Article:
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Harris County’s New Marijuana Policies-What You Need to Know

As the battle for common-sense marijuana policy in Texas rages on, a major victory has been won right here in Harris County. As of January 1, 2016, Harris County police officers have been ordered to offer first-time offenders in possession of two ounces or less of marijuana the option of enrolling in the First Chance Intervention Program. However, this new mandate comes with some important details. Regardless of whether or not you anticipate being caught in possession of marijuana, take time to arm yourself with the facts and learn how this new policy may or may not apply to you.

What is the First Chance Intervention Program?

In October, 2014 Harris County District Attorney Devon Anderson introduced the First Chance Intervention Program. Under this new initiative, first-time offenders caught with less than two ounces of marijuana are given the option of community service in lieu of any criminal charges. As long as the offender has no outstanding warrants or prior criminal convictions, possession of two ounces or less of marijuana can be answered for with eight hours of community service and/or drug education classes. The program has already been a huge success, with recidivism rates dropping by more than 90%.

Disqualification from the First Chance Intervention Program

Now that the First Chance Intervention Program has expanded to all of Harris County, it’s important to understand why a first-time offender might be exempt from being offered the program. Any of the following factors can disqualify you from participating the program:

  • Receiving any charges higher than a Class C citation during your police encounter. If you are caught driving under the influence or in possession of other controlled substances, you can still be arrested and charged with possession of two ounces or less of marijuana during the same stop.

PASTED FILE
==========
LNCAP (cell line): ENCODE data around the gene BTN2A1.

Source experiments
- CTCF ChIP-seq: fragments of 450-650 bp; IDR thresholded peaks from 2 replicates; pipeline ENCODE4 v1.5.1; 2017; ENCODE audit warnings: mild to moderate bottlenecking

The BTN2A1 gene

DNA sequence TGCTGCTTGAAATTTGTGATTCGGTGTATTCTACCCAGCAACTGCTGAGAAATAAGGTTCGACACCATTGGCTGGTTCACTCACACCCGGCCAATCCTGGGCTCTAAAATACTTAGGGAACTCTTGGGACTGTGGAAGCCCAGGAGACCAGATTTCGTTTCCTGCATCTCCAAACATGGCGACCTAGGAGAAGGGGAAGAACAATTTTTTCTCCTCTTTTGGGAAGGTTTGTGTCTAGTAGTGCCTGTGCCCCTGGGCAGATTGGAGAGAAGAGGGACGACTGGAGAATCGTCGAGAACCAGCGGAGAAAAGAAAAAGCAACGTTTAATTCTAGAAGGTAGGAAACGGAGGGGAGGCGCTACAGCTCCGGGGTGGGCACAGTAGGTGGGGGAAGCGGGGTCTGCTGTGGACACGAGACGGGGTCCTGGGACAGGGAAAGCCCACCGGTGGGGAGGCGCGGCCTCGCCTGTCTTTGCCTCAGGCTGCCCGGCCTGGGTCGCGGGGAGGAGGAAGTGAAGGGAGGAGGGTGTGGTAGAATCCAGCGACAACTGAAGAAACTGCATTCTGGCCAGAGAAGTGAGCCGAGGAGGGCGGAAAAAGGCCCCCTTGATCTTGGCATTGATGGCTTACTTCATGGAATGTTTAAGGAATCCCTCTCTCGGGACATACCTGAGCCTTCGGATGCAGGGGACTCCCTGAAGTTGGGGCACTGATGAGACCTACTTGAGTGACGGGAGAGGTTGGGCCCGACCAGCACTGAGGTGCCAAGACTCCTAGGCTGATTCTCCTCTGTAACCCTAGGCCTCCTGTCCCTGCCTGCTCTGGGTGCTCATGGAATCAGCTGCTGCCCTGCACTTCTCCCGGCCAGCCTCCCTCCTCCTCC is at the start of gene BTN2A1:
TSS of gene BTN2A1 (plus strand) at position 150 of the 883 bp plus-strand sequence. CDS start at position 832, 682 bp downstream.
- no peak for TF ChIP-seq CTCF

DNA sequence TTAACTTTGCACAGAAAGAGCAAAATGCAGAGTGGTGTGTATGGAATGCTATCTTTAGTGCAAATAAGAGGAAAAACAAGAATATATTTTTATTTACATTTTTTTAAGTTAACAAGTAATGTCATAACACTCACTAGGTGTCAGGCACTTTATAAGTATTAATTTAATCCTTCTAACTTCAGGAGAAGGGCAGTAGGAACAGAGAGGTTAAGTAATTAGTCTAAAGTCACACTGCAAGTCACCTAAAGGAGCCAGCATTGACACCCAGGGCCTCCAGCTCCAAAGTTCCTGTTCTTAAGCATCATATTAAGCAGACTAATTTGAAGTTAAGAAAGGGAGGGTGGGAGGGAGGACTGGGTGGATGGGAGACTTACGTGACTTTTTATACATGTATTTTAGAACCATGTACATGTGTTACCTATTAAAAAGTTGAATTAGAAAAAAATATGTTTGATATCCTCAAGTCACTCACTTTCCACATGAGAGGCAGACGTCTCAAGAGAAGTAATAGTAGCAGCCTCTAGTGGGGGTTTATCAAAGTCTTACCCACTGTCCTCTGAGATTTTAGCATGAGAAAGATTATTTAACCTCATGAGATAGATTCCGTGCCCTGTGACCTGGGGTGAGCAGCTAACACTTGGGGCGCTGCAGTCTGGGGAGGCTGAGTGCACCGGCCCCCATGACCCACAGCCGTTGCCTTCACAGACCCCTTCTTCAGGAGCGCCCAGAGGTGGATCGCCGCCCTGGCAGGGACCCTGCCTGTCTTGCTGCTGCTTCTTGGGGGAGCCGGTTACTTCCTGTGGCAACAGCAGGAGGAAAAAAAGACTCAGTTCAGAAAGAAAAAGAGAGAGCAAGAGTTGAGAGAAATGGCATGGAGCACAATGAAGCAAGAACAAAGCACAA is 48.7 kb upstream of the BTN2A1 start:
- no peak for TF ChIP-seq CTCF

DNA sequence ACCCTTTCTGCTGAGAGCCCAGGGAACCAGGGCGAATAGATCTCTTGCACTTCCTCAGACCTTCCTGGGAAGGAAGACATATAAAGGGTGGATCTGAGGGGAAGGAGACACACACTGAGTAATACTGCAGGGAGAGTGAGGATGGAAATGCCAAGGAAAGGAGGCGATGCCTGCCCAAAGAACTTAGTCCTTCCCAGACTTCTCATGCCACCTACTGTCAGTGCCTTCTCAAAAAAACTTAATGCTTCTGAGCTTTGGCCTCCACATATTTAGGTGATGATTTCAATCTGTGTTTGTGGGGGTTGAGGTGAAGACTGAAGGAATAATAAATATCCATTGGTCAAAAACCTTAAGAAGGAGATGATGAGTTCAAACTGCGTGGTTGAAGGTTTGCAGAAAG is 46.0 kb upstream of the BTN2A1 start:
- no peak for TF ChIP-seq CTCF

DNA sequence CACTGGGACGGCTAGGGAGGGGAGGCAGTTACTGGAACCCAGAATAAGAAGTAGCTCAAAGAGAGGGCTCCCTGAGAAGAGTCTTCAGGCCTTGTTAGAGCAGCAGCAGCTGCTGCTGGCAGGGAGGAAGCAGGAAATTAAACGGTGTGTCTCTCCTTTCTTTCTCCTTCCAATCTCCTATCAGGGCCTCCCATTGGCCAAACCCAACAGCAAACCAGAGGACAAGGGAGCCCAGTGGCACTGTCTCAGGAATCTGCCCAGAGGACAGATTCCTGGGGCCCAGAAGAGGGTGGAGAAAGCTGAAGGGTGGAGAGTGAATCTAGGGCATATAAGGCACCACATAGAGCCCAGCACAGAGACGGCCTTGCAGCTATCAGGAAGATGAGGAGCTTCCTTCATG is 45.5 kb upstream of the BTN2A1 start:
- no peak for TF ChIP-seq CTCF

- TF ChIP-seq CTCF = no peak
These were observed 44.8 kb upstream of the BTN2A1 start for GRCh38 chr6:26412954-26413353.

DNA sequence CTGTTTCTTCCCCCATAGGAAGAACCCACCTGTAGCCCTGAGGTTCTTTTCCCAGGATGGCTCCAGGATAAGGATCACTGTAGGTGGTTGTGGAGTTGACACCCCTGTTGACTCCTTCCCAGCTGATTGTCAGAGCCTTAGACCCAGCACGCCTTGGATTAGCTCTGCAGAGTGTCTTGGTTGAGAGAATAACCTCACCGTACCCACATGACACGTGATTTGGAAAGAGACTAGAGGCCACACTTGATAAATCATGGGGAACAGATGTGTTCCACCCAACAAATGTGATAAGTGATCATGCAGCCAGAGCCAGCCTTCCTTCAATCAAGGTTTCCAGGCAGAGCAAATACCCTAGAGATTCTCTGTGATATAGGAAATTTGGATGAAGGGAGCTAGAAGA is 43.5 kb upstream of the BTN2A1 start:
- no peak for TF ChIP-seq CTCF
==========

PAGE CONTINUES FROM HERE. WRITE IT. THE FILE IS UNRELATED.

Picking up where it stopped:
• Previous conviction of anything above a Class C misdemeanor.
  • Lacking proper identification. If your driver’s license is suspended or out-of-date at the time of the stop, you will not qualify for the First Chance Intervention Program.
  • Having taken part in another pretrial intervention program. Whether it was probation or deferred adjudication, participating in a past diversion program disqualifies you from the First Chance Intervention Program.
  • Currently being on bond or probation. Even if the case is unrelated and charges are still pending, being out on bond disqualifies you from participating in the First Chance Intervention Program.

Participation in the First Chance Intervention Program

If you qualify for the program, within three days of your stop, you must schedule an evaluation appointment with Harris County Pretrial Services, or else you will be unable to participate. Following the evaluation, you will have to fulfill eight hours of either community service or drug education programs for a 60 or 90-day period. As long as you follow these steps and stay out of trouble, you can go on your way with a clean record and no further fees.

Even with this new mandate in place, an encounter with the police may not always end fairly. Whether it’s by improperly weighing your marijuana or by tacking on a nonsense charge, cops can still find ways to invalidate your eligibility for the program. If you find yourself in a bad situation, don’t just wait it out or try to handle it yourself. Contact the team at Thiessen Law Firm for a free consultation. From drug crimes to DWI defense, we fight tirelessly for our clients.

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